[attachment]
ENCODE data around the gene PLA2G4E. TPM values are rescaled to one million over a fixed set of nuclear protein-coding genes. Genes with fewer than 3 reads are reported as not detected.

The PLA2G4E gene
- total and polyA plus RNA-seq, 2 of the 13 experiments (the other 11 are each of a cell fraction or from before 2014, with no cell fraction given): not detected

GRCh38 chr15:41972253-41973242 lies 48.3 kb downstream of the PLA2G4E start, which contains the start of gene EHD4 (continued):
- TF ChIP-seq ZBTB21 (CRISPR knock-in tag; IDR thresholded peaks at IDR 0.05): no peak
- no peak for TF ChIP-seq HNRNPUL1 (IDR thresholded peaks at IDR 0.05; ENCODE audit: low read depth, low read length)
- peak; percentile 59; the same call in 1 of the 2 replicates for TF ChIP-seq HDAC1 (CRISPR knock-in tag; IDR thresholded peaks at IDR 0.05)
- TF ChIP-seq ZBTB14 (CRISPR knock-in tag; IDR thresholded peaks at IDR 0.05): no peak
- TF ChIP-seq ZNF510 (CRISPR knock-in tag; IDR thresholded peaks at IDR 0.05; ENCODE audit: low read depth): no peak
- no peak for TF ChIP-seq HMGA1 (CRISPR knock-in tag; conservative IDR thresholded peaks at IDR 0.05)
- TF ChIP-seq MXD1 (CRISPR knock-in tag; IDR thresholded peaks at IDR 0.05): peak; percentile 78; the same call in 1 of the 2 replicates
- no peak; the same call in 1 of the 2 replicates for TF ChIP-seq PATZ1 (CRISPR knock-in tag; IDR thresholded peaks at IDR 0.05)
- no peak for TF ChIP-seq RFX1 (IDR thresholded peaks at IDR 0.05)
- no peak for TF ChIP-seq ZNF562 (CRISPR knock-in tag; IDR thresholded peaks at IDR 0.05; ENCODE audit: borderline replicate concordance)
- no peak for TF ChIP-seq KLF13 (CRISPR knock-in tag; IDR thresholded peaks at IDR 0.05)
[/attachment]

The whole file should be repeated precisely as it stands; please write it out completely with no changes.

ENCODE data around the gene PLA2G4E. TPM values are rescaled to one million over a fixed set of nuclear protein-coding genes. Genes with fewer than 3 reads are reported as not detected.

The PLA2G4E gene
- total and polyA plus RNA-seq, 2 of the 13 experiments (the other 11 are each of a cell fraction or from before 2014, with no cell fraction given): not detected

GRCh38 chr15:41972253-41973242 lies 48.3 kb downstream of the PLA2G4E start, which contains the start of gene EHD4 (continued):
- TF ChIP-seq ZBTB21 (CRISPR knock-in tag; IDR thresholded peaks at IDR 0.05): no peak
- no peak for TF ChIP-seq HNRNPUL1 (IDR thresholded peaks at IDR 0.05; ENCODE audit: low read depth, low read length)
- peak; percentile 59; the same call in 1 of the 2 replicates for TF ChIP-seq HDAC1 (CRISPR knock-in tag; IDR thresholded peaks at IDR 0.05)
- TF ChIP-seq ZBTB14 (CRISPR knock-in tag; IDR thresholded peaks at IDR 0.05): no peak
- TF ChIP-seq ZNF510 (CRISPR knock-in tag; IDR thresholded peaks at IDR 0.05; ENCODE audit: low read depth): no peak
- no peak for TF ChIP-seq HMGA1 (CRISPR knock-in tag; conservative IDR thresholded peaks at IDR 0.05)
- TF ChIP-seq MXD1 (CRISPR knock-in tag; IDR thresholded peaks at IDR 0.05): peak; percentile 78; the same call in 1 of the 2 replicates
- no peak; the same call in 1 of the 2 replicates for TF ChIP-seq PATZ1 (CRISPR knock-in tag; IDR thresholded peaks at IDR 0.05)
- no peak for TF ChIP-seq RFX1 (IDR thresholded peaks at IDR 0.05)
- no peak for TF ChIP-seq ZNF562 (CRISPR knock-in tag; IDR thresholded peaks at IDR 0.05; ENCODE audit: borderline replicate concordance)
- no peak for TF ChIP-seq KLF13 (CRISPR knock-in tag; IDR thresholded peaks at IDR 0.05)